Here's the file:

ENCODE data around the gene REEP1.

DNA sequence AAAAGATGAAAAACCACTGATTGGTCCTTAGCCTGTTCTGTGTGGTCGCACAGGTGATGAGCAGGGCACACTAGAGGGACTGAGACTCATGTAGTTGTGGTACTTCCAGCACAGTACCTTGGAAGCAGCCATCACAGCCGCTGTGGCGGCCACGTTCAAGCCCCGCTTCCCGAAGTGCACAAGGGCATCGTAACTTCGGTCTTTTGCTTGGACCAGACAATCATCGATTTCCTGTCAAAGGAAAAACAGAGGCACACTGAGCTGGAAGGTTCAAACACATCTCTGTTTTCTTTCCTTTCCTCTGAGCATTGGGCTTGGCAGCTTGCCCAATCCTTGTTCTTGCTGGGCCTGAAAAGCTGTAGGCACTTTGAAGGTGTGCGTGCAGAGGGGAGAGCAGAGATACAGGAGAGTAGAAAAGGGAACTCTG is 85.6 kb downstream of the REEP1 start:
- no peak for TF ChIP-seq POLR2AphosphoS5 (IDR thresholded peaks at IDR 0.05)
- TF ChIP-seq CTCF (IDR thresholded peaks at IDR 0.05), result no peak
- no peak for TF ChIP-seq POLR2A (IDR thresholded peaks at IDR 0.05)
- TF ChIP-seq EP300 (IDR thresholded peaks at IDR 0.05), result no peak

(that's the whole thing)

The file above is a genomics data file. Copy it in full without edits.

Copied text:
ENCODE data around the gene REEP1.

DNA sequence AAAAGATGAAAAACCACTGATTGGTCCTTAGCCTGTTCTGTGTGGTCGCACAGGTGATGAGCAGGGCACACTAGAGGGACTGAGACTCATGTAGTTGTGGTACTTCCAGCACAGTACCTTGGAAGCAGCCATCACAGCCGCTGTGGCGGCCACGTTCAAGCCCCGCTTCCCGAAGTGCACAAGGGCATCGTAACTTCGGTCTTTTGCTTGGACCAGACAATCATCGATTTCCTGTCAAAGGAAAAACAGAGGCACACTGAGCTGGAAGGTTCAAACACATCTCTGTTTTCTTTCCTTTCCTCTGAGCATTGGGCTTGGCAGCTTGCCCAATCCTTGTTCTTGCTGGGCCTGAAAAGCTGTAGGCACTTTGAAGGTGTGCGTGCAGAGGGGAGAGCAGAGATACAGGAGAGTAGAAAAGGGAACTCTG is 85.6 kb downstream of the REEP1 start:
- no peak for TF ChIP-seq POLR2AphosphoS5 (IDR thresholded peaks at IDR 0.05)
- TF ChIP-seq CTCF (IDR thresholded peaks at IDR 0.05), result no peak
- no peak for TF ChIP-seq POLR2A (IDR thresholded peaks at IDR 0.05)
- TF ChIP-seq EP300 (IDR thresholded peaks at IDR 0.05), result no peak